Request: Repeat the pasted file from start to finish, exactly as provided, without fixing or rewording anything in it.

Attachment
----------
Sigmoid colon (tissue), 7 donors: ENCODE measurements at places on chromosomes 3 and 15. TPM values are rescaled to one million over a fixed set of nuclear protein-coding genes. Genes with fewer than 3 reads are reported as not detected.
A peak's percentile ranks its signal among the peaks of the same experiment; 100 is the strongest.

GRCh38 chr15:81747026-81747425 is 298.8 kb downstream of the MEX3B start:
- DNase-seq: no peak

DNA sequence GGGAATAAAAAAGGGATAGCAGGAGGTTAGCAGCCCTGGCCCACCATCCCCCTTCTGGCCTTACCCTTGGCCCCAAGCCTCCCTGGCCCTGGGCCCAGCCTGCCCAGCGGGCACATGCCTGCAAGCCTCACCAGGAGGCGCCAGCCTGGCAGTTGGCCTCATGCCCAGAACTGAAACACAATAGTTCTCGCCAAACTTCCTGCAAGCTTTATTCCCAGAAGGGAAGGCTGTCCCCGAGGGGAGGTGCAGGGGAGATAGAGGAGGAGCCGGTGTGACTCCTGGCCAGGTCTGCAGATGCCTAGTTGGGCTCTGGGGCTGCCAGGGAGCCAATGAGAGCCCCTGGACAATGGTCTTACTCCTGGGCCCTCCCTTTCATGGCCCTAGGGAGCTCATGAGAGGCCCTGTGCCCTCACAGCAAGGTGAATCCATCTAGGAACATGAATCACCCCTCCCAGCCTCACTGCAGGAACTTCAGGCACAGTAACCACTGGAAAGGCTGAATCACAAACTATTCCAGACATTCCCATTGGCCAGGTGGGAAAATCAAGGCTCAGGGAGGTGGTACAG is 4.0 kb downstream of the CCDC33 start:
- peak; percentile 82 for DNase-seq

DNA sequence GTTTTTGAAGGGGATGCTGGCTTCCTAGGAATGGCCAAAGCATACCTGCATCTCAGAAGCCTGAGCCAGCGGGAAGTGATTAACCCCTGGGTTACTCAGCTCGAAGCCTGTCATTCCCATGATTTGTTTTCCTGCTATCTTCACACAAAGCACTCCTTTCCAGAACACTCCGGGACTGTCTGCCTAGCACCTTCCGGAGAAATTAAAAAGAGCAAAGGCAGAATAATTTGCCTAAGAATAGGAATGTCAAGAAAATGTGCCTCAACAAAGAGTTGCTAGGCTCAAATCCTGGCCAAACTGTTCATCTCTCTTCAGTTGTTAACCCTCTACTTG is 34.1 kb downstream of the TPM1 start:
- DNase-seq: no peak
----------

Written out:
Sigmoid colon (tissue), 7 donors: ENCODE measurements at places on chromosomes 3 and 15. TPM values are rescaled to one million over a fixed set of nuclear protein-coding genes. Genes with fewer than 3 reads are reported as not detected.
A peak's percentile ranks its signal among the peaks of the same experiment; 100 is the strongest.

GRCh38 chr15:81747026-81747425 is 298.8 kb downstream of the MEX3B start:
- DNase-seq: no peak

DNA sequence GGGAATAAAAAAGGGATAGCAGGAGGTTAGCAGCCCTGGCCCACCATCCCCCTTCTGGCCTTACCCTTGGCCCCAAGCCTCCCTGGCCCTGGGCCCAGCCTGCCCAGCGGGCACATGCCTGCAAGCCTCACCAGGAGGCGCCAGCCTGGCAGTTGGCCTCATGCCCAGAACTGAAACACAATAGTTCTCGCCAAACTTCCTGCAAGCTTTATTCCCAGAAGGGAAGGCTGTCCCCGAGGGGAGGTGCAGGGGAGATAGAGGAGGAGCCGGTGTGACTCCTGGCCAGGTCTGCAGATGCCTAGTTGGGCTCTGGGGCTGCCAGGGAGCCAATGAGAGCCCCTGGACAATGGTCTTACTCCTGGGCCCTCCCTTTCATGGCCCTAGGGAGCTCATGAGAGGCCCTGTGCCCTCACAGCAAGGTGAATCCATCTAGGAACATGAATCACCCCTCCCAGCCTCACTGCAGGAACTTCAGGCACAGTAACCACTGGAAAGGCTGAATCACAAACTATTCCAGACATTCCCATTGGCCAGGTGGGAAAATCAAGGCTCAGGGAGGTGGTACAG is 4.0 kb downstream of the CCDC33 start:
- peak; percentile 82 for DNase-seq

DNA sequence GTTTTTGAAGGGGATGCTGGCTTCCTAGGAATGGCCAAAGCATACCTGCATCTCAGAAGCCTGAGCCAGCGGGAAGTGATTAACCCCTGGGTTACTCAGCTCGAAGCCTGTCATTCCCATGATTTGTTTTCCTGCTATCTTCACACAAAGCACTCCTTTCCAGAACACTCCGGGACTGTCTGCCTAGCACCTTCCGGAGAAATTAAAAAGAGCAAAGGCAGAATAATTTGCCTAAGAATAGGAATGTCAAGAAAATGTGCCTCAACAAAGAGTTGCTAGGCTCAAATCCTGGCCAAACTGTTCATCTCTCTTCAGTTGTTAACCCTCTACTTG is 34.1 kb downstream of the TPM1 start:
- DNase-seq: no peak